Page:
Josh Hamilton Rumors: Could He Coexist with Orioles Manager Buck Showalter?

Ian CasselberryMLB Lead WriterNovember 9, 2012

Josh Hamilton appears to be an excellent fit for the Orioles.
Josh Hamilton appears to be an excellent fit for the Orioles.Jim McIsaac/Getty Images

Free-agent outfielder Josh Hamilton would be an excellent fit for the Baltimore Orioles.

The O's need a left fielder. Hamilton is two years removed from an MVP season. He hit 43 home runs with 128 RBI for the Texas Rangers this year. In terms of performance and name recognition, he is a superstar talent. 

Owner Peter Angelos has had no problem paying top dollar for free agents in the past. Over the past few years, players like Mark Teixeira and Victor Martinez have decided to go elsewhere. But the Orioles are a contender again. Is Angelos willing to meet Hamilton's reported price of $175 million over seven years to keep them competitive in the AL East?

There's one other consideration with Hamilton, however. Though his bat fits well in the Orioles lineup and his glove suits the team's outfield, how would he get along with Baltimore's hardline manager, Buck Showalter? 

While Texas Rangers skipper Ron Washington likely isn't a pushover, he's been pretty lenient with Hamilton during the five years the two have worked together in Arlington. Hamilton has averaged 130 games over the past five seasons, missing time with various injuries and ailments. 

Perhaps Showalter would have allowed Hamilton to sit out as Washington did. If Hamilton can't play to the best of his ability—or believes he can't—then perhaps it's better to put someone else in the lineup who can. But would another manager have pushed Hamilton a bit more? 

For instance, how would Showalter have reacted to Hamilton missing five games with what was initially diagnosed as a sinus infection?

Given that Hamilton was complaining about blurred vision and problems with his balance, Showalter probably wouldn't have risked his player hurting himself in the field. Since the condition turned out to be ocular keratitis, however, caused by excessive consumption of caffeine, it's not difficult to imagine the O's skipper telling his player to lay off the coffee and Red Bull and get on the field. 

What about Hamilton's midseason slump, which—as reported by CBS Sports' Jon Heyman—was eventually attributed to his trying to quit chewing tobacco? During the month of July, the outfielder hit .177 with a .607 on-base plus slugging percentage.

At the time, Hamilton told reporters (including the Fort Worth Star-Telegram's Jeff Wilson) he was being "disobedient" but couldn't share more than that. Washington gave Hamilton a day off for mental rest, though the outfielder said his body needed the break.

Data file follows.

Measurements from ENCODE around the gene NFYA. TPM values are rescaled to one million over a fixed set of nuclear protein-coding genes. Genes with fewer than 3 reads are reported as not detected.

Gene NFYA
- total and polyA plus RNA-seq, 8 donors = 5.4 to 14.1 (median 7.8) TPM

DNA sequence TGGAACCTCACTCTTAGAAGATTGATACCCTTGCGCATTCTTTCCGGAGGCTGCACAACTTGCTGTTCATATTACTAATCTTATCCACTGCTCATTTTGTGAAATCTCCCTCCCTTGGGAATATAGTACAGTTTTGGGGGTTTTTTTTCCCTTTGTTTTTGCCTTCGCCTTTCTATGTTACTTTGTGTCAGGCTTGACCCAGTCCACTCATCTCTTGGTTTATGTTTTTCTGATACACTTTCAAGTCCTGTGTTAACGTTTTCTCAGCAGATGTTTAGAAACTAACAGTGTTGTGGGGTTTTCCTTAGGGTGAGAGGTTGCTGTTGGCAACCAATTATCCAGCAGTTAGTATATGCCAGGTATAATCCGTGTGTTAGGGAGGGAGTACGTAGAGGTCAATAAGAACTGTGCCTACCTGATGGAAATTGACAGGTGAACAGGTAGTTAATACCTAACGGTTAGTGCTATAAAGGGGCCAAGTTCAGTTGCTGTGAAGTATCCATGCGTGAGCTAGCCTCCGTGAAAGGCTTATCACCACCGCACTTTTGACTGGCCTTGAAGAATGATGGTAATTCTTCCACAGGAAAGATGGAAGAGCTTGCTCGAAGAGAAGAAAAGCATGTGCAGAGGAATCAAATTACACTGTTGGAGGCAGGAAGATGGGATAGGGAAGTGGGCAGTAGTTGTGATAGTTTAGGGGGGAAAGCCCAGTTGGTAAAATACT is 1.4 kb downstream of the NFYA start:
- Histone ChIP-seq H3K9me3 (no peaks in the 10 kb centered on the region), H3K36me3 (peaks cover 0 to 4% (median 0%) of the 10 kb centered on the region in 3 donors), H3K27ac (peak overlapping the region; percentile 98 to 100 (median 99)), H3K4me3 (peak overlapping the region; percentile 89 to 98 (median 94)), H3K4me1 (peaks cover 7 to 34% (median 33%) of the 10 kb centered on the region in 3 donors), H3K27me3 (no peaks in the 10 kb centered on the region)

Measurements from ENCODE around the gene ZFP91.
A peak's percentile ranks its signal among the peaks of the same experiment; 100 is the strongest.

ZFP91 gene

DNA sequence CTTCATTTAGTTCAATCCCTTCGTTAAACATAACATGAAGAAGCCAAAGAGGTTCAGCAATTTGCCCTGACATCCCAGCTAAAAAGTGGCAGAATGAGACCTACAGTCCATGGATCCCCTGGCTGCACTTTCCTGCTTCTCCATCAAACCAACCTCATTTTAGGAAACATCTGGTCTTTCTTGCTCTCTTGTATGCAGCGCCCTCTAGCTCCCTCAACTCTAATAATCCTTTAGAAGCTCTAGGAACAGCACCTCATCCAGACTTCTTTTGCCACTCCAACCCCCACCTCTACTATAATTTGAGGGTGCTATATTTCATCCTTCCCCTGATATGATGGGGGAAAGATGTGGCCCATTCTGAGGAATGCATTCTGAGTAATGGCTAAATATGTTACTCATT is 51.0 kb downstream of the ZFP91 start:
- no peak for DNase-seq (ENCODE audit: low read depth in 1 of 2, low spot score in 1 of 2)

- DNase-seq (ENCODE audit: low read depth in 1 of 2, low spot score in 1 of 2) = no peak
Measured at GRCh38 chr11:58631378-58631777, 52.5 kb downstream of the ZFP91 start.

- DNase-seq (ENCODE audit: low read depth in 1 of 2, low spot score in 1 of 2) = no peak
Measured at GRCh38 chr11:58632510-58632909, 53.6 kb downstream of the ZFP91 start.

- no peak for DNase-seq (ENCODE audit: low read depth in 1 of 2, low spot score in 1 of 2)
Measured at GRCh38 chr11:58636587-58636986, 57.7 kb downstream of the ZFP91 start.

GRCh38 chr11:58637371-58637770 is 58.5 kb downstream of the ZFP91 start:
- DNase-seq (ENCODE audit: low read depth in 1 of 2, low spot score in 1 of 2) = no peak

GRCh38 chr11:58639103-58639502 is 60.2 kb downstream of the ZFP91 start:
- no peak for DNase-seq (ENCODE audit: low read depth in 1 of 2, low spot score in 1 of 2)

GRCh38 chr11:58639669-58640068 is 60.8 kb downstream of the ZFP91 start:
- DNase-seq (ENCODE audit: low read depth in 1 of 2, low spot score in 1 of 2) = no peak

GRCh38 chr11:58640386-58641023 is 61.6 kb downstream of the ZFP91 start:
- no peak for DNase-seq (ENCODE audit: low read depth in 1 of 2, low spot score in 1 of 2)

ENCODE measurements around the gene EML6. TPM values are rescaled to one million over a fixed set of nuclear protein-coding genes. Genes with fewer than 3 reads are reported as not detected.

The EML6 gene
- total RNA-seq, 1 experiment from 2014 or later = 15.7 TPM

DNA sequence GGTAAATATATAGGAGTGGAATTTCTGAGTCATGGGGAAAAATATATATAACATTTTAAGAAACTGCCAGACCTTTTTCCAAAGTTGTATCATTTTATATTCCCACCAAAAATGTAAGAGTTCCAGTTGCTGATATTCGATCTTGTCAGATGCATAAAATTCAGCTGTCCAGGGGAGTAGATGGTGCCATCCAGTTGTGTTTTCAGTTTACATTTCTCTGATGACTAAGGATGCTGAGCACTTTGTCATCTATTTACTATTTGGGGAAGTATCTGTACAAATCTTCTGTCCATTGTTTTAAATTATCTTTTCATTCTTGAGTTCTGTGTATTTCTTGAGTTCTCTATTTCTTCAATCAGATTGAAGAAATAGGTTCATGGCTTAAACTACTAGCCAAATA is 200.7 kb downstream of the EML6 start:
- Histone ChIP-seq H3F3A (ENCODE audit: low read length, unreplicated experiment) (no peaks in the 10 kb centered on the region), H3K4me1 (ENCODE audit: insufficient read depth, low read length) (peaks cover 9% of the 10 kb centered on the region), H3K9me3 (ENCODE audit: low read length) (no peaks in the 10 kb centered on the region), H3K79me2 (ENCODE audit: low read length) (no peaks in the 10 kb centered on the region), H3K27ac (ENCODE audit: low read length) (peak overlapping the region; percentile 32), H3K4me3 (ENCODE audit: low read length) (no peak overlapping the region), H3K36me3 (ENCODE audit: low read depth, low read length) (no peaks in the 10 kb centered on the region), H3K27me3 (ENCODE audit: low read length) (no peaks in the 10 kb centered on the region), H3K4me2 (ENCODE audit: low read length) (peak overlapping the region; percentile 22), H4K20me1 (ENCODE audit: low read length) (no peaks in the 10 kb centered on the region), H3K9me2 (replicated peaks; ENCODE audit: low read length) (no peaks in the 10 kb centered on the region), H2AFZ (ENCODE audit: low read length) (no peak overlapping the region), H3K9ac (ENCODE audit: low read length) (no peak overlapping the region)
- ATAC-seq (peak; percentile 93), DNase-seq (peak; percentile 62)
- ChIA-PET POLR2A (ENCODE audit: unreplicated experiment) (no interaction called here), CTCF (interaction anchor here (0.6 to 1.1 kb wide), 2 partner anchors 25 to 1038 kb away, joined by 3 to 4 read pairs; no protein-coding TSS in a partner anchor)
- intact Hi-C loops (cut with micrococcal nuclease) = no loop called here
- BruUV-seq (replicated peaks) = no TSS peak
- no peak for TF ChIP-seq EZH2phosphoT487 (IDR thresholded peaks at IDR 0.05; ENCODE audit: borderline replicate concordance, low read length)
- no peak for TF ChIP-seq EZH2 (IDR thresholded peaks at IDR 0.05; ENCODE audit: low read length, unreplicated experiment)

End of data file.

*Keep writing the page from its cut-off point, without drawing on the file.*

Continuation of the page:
Again, maybe Showalter would have come to the same decision if he felt Hamilton would benefit from a day off.

But the Orioles' star players were in the lineup nearly every day this season. Adam Jones played the full 162 games. J.J. Hardy appeared in 158 games. Matt Wieters took the pounding of catching 144 games. How many days off for mental rest did those guys get? 

Hamilton is surely a delicate case to handle.

His past troubles with drug abuse, his obviously addictive personality (the chewing tobacco and caffeine consumption implies that he doesn't do very much in moderation), and the toll that takes on his body isn't seen in every player. 

But is it possible that Washington coddled Hamilton a bit too much in Texas, not only taking his past into consideration but his status as a star player? If Mitch Moreland, for example, had demonstrated the same behavior, would he have been handled the same way?

There's no doubt that Hamilton plays the game hard and throws his body all over the field. That's part of the reason he gets dinged up through the course of a season.

But with the other off-field issues, would Showalter have been less tolerant?

Even Rangers team president Nolan Ryan questioned the timing of Hamilton trying to quit chewing tobacco during the season. That seemed insensitive on Ryan's part, especially if it was a matter of Hamilton's health. But someone with Showalter's experience may have been better at questioning the player's judgment.

Showalter's reputation as a joyless, militant manager probably isn't entirely fitting. He wouldn't have had any success as an ESPN analyst with no personality. And getting through the grind of 162 games—in addition to the postseason—would be unbearable if fun died in Showalter's presence. 

However, the Orioles manager showed he's aware of his reputation when he participated in a prank on reliever Darren O'Day for MLB Fan Cave. Though Showalter eventually showed he was capable of playing a joke on someone, it was entirely believable because of the prevailing belief that Showalter is a humorless taskmaster. 

"We're trying to win here! We're not trying to ride—what is that called—a Solowheel?"

Hamilton might not be accustomed to an approach like Showalter's. Perhaps he wouldn't like being pushed a bit when it's necessary.

But other players in the Orioles clubhouse appreciated Showalter challenging them to play at their best. As Jones said to CBS Sports' Matt Snyder, "he makes you play like you got a pair." 

Hamilton could very well benefit from having a manager like that. Maybe he needs a softer touch, considering what he's been through. But Hamilton looked like a beaten, worn-out player by the final game of this season. Someone who can ride him a bit and guide him down the winning path might not be the worst thing for his career. 

But just in case, he probably shouldn't drink any Red Bull or dip chewing tobacco while riding a Solowheel. Then fireworks could go off.


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